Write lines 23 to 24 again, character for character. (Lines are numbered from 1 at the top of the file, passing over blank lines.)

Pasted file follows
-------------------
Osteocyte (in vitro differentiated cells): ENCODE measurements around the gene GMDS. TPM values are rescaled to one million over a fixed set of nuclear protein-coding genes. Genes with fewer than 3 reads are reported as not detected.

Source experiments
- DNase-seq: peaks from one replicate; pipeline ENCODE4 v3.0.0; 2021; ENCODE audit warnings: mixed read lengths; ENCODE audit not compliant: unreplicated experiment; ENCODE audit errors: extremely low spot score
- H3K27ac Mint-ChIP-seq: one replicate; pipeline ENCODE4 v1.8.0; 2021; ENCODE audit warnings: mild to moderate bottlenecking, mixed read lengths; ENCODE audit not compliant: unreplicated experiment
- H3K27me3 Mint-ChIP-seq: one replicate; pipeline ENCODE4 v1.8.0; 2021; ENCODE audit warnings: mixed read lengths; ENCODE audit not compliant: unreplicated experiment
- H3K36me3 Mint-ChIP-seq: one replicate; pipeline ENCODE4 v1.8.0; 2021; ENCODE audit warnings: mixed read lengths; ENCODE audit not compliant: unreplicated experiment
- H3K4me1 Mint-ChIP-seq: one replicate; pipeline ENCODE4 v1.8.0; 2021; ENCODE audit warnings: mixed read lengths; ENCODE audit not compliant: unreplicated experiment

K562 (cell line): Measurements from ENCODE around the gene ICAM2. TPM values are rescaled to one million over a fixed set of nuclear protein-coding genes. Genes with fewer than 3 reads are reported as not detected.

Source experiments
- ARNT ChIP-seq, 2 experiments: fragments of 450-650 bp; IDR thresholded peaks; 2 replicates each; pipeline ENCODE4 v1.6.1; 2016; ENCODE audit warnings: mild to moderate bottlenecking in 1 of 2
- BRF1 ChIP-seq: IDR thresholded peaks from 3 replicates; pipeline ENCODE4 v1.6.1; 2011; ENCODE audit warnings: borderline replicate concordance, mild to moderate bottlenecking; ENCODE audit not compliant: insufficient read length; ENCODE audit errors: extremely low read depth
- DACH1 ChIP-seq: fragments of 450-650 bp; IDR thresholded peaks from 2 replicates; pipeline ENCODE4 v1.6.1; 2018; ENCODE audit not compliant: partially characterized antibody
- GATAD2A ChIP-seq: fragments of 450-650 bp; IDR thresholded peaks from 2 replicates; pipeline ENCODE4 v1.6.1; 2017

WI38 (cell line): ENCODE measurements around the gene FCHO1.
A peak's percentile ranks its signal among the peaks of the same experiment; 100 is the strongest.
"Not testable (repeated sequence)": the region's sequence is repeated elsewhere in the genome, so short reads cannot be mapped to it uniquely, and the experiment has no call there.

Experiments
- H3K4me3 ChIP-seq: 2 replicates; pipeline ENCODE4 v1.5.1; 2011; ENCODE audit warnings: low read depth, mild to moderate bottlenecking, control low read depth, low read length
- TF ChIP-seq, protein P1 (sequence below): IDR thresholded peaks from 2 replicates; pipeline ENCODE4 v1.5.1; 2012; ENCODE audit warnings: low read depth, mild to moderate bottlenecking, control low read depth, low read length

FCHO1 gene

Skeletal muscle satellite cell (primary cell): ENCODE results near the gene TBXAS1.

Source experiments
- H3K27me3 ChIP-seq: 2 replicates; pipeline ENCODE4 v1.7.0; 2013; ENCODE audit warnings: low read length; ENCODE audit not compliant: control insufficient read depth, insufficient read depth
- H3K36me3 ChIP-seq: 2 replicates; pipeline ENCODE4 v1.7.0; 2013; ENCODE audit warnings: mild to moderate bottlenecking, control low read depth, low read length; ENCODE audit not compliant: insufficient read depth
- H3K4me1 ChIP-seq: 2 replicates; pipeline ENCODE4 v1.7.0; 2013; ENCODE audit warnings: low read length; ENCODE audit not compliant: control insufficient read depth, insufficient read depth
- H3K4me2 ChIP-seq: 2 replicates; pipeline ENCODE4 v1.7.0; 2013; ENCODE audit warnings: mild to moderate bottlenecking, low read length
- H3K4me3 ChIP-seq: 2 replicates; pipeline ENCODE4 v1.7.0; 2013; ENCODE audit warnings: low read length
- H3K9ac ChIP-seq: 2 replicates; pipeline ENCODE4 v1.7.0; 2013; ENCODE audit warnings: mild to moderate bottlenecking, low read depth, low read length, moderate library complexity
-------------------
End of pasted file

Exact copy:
- H3K27me3 ChIP-seq: 2 replicates; pipeline ENCODE4 v1.7.0; 2013; ENCODE audit warnings: low read length; ENCODE audit not compliant: control insufficient read depth, insufficient read depth
- H3K36me3 ChIP-seq: 2 replicates; pipeline ENCODE4 v1.7.0; 2013; ENCODE audit warnings: mild to moderate bottlenecking, control low read depth, low read length; ENCODE audit not compliant: insufficient read depth